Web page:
by Robert Lambourne, GATA:
Disclosures in the August statement of account published by the Bank for International Settlements indicate that during August the bank increased substantially its use of gold swaps.
An estimated 130 tonnes of new gold swaps were made last month, worth about $5.9 billion at the month-end gold price, and the total level of gold swaps at the end of August was close to 500 tonnes.
This is the BIS’ highest level of gold swaps recorded since the bank first reported the use of gold swaps in its annual report for the financial year ended March 31, 2010.
A review of the previous use of gold derivatives by the BIS reveals that the transactions in the year ending March 31, 2010, were far more substantial than anything done by the bank in the years immediately before.
The use of gold swaps reported by the BIS in recent times is summarized below:
March 2010: 346 tonnes
March 2011: 409 tonnes.
March 2012: 355 tonnes.
March 2013: 404 tonnes.
March 2014: 236 tonnes.
March 2015: 47 tonnes.
March 2016: 0 tonnes.
March 2017: 438 tonnes.
As this table shows, the use of gold swaps by the BIS fell considerably from 2013 to zero in March 2016. In the financial year ending in March 2017 a new year-end peak of 438 tonnes was reported.
In its annual report for 2017 the BIS offered no explanation for its renewed use of gold swaps. By contrast, back in 2010 the BIS discussed its gold swaps with the Financial Times in an article published July 29 that year. BIS General Manager Jaime Caruana said the gold swaps were “regular commercial activities” for the bank:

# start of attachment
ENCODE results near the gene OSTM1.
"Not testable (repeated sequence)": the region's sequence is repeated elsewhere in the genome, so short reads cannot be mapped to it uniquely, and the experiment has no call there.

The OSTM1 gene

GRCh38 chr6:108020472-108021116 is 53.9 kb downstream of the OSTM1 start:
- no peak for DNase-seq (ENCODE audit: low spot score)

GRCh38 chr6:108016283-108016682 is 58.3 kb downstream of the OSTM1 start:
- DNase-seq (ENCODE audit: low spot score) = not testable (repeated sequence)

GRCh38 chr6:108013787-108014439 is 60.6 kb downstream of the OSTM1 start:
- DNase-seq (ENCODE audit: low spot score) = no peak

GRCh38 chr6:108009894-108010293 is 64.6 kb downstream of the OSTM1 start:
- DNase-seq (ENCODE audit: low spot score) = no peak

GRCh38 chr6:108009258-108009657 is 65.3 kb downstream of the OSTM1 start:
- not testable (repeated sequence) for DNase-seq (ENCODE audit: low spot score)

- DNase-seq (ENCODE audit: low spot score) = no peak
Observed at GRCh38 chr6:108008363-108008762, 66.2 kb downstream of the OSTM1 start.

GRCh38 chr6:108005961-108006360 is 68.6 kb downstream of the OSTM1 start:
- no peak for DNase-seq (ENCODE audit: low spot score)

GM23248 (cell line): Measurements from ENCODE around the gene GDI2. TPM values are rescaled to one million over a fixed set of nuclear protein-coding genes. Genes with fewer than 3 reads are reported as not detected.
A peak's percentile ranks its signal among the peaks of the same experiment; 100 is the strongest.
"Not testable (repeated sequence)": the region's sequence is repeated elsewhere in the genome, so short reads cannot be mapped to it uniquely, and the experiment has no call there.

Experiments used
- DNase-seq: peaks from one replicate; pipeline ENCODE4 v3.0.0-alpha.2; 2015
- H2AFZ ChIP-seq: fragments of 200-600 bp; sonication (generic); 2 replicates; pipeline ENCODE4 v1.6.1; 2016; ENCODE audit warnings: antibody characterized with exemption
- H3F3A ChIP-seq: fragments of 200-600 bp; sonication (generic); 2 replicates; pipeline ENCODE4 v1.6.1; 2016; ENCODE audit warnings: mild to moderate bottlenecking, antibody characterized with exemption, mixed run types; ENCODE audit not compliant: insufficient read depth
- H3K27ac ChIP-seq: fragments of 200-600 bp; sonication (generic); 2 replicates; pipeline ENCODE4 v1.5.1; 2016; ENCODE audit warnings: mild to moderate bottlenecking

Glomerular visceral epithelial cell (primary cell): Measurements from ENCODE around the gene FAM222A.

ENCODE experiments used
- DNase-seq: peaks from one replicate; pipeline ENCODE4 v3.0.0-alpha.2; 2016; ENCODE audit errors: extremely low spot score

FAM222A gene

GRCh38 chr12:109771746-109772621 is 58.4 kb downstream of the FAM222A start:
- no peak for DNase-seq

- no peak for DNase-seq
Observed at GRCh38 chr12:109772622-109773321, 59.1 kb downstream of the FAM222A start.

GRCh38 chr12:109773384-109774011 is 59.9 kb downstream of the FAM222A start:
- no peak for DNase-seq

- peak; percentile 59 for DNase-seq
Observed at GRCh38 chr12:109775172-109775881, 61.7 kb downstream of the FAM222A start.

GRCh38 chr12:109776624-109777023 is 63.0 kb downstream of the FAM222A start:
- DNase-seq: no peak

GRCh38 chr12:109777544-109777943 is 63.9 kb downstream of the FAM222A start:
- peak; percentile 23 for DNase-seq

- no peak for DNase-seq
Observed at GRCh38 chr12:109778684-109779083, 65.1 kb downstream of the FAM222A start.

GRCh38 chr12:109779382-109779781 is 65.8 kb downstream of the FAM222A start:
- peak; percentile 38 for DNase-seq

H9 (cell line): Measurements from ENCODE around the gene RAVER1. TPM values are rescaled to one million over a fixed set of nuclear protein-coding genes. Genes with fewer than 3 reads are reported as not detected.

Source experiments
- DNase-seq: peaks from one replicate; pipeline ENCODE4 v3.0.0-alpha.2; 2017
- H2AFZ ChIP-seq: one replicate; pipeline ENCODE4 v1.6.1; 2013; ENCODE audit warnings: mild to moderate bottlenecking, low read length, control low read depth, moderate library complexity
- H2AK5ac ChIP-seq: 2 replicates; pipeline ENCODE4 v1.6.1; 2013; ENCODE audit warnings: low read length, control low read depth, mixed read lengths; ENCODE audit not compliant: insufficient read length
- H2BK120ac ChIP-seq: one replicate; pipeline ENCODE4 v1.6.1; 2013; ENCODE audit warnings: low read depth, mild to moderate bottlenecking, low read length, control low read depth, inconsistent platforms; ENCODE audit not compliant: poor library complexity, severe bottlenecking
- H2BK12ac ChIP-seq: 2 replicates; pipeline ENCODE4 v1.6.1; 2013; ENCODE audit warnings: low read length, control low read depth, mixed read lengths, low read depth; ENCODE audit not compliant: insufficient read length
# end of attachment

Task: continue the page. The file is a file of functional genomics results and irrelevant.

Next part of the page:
Here are excerpts from the article:
“Some analysts speculated that the swap deals were a surreptitious bailout of the European banking system ahead of last week’s publication of stress tests. But bankers and officials have described the transactions as ‘mutually beneficial.’ …
“‘The client approached us with the idea of buying some gold with the option to sell it back,’ said one European banker, referring to the BIS.
“Another banker said: ‘From time to time central banks or the BIS want to optimize the return on their currency holdings.'”
None of these comments in the FT article focused on the gold market itself but implicitly accepted that gold was being used as collateral to support dollar loans to commercial banks.
An alternative explanation — that the swap transactions were initiated by the BIS to place more unallocated gold in the hands of certain central banks — seemed plausible, since the gold market was tight at the time.
Perhaps not conicidentally, the BIS has renewed its use of gold swaps since March 2016 just when many commentators consider gold market conditions to be tightening again, as they were in 2010 and 2011.
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